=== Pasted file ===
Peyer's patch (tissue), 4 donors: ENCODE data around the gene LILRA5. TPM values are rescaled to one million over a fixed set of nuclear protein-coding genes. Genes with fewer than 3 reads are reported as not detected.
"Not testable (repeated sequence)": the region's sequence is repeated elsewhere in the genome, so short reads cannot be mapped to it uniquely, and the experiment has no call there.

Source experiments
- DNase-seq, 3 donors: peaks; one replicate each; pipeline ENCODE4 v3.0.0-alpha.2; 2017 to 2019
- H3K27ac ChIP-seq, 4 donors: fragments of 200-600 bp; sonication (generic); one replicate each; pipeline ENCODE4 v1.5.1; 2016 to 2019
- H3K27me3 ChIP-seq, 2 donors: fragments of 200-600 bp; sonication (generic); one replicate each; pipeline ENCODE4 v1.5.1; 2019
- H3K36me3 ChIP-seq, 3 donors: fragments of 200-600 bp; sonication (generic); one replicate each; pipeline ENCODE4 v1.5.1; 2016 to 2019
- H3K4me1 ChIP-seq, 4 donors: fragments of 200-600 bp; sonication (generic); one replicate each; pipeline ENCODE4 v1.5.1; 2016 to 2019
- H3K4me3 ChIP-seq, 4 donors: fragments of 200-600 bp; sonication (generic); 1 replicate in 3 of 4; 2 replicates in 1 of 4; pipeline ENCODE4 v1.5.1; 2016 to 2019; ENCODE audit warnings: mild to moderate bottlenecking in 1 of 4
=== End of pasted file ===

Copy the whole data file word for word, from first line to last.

Peyer's patch (tissue), 4 donors: ENCODE data around the gene LILRA5. TPM values are rescaled to one million over a fixed set of nuclear protein-coding genes. Genes with fewer than 3 reads are reported as not detected.
"Not testable (repeated sequence)": the region's sequence is repeated elsewhere in the genome, so short reads cannot be mapped to it uniquely, and the experiment has no call there.

Source experiments
- DNase-seq, 3 donors: peaks; one replicate each; pipeline ENCODE4 v3.0.0-alpha.2; 2017 to 2019
- H3K27ac ChIP-seq, 4 donors: fragments of 200-600 bp; sonication (generic); one replicate each; pipeline ENCODE4 v1.5.1; 2016 to 2019
- H3K27me3 ChIP-seq, 2 donors: fragments of 200-600 bp; sonication (generic); one replicate each; pipeline ENCODE4 v1.5.1; 2019
- H3K36me3 ChIP-seq, 3 donors: fragments of 200-600 bp; sonication (generic); one replicate each; pipeline ENCODE4 v1.5.1; 2016 to 2019
- H3K4me1 ChIP-seq, 4 donors: fragments of 200-600 bp; sonication (generic); one replicate each; pipeline ENCODE4 v1.5.1; 2016 to 2019
- H3K4me3 ChIP-seq, 4 donors: fragments of 200-600 bp; sonication (generic); 1 replicate in 3 of 4; 2 replicates in 1 of 4; pipeline ENCODE4 v1.5.1; 2016 to 2019; ENCODE audit warnings: mild to moderate bottlenecking in 1 of 4